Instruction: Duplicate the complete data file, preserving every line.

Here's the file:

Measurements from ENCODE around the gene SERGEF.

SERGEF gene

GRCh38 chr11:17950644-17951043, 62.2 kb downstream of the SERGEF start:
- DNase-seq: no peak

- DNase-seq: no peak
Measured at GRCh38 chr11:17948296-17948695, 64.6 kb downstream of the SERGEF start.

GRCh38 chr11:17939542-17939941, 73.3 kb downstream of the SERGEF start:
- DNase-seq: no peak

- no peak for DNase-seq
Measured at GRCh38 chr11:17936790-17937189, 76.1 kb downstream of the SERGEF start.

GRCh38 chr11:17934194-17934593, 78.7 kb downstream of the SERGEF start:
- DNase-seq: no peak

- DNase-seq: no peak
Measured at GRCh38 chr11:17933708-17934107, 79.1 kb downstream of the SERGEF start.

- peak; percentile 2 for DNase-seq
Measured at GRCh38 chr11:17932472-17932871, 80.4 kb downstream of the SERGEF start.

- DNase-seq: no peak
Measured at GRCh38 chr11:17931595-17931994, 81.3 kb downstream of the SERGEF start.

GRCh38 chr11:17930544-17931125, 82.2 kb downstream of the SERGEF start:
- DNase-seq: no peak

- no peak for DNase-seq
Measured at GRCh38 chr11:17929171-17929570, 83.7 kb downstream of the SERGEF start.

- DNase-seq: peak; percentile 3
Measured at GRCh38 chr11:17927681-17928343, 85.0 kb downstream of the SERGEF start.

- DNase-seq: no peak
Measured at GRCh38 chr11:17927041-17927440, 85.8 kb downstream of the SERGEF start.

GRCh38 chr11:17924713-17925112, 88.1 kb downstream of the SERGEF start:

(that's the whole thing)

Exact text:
Measurements from ENCODE around the gene SERGEF.

SERGEF gene

GRCh38 chr11:17950644-17951043, 62.2 kb downstream of the SERGEF start:
- DNase-seq: no peak

- DNase-seq: no peak
Measured at GRCh38 chr11:17948296-17948695, 64.6 kb downstream of the SERGEF start.

GRCh38 chr11:17939542-17939941, 73.3 kb downstream of the SERGEF start:
- DNase-seq: no peak

- no peak for DNase-seq
Measured at GRCh38 chr11:17936790-17937189, 76.1 kb downstream of the SERGEF start.

GRCh38 chr11:17934194-17934593, 78.7 kb downstream of the SERGEF start:
- DNase-seq: no peak

- DNase-seq: no peak
Measured at GRCh38 chr11:17933708-17934107, 79.1 kb downstream of the SERGEF start.

- peak; percentile 2 for DNase-seq
Measured at GRCh38 chr11:17932472-17932871, 80.4 kb downstream of the SERGEF start.

- DNase-seq: no peak
Measured at GRCh38 chr11:17931595-17931994, 81.3 kb downstream of the SERGEF start.

GRCh38 chr11:17930544-17931125, 82.2 kb downstream of the SERGEF start:
- DNase-seq: no peak

- no peak for DNase-seq
Measured at GRCh38 chr11:17929171-17929570, 83.7 kb downstream of the SERGEF start.

- DNase-seq: peak; percentile 3
Measured at GRCh38 chr11:17927681-17928343, 85.0 kb downstream of the SERGEF start.

- DNase-seq: no peak
Measured at GRCh38 chr11:17927041-17927440, 85.8 kb downstream of the SERGEF start.

GRCh38 chr11:17924713-17925112, 88.1 kb downstream of the SERGEF start: